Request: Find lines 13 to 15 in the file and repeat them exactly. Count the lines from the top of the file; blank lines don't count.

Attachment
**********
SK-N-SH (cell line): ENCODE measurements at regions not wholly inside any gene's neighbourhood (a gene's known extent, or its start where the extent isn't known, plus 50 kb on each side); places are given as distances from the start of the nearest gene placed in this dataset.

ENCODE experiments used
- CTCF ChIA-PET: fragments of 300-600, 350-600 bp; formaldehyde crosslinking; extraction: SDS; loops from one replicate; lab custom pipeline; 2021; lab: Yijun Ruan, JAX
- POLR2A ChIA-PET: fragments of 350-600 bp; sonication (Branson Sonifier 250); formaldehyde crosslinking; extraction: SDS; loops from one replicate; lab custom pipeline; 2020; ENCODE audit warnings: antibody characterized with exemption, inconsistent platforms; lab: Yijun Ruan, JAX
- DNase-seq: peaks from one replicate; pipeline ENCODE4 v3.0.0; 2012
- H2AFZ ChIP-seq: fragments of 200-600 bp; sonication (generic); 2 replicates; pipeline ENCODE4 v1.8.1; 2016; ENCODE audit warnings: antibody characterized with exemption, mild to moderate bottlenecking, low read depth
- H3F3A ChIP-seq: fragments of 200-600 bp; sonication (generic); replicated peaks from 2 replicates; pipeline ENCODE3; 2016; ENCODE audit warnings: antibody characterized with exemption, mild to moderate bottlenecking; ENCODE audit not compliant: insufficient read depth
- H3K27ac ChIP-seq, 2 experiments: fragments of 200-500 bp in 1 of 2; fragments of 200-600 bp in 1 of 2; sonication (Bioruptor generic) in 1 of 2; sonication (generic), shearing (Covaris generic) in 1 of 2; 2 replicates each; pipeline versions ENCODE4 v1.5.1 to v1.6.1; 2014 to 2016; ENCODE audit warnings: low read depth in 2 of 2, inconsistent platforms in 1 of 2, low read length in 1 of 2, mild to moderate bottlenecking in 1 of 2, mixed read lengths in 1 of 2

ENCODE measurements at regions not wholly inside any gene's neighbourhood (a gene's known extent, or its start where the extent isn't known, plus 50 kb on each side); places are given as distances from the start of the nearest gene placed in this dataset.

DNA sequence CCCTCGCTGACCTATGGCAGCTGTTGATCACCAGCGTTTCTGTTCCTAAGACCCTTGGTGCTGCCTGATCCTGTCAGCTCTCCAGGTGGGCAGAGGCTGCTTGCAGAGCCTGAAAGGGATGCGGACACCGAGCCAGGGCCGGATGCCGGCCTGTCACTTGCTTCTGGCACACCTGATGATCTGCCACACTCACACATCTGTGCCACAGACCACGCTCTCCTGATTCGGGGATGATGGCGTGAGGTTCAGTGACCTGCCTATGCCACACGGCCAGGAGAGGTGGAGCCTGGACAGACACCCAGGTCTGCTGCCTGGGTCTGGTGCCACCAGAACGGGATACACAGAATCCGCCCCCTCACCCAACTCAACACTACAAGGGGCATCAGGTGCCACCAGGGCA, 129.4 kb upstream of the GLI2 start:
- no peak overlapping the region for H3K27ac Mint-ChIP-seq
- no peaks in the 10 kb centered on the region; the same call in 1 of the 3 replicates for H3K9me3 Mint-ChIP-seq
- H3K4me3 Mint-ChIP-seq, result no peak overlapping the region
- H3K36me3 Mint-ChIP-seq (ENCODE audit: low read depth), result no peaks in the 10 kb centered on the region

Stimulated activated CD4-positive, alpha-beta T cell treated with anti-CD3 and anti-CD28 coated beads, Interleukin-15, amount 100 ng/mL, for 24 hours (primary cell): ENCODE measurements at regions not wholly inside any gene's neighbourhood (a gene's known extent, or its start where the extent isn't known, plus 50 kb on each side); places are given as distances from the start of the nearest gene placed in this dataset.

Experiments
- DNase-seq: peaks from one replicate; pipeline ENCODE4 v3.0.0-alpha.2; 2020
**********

- H3K4me3 Mint-ChIP-seq, result no peak overlapping the region
- H3K36me3 Mint-ChIP-seq (ENCODE audit: low read depth), result no peaks in the 10 kb centered on the region

Stimulated activated CD4-positive, alpha-beta T cell treated with anti-CD3 and anti-CD28 coated beads, Interleukin-15, amount 100 ng/mL, for 24 hours (primary cell): ENCODE measurements at regions not wholly inside any gene's neighbourhood (a gene's known extent, or its start where the extent isn't known, plus 50 kb on each side); places are given as distances from the start of the nearest gene placed in this dataset.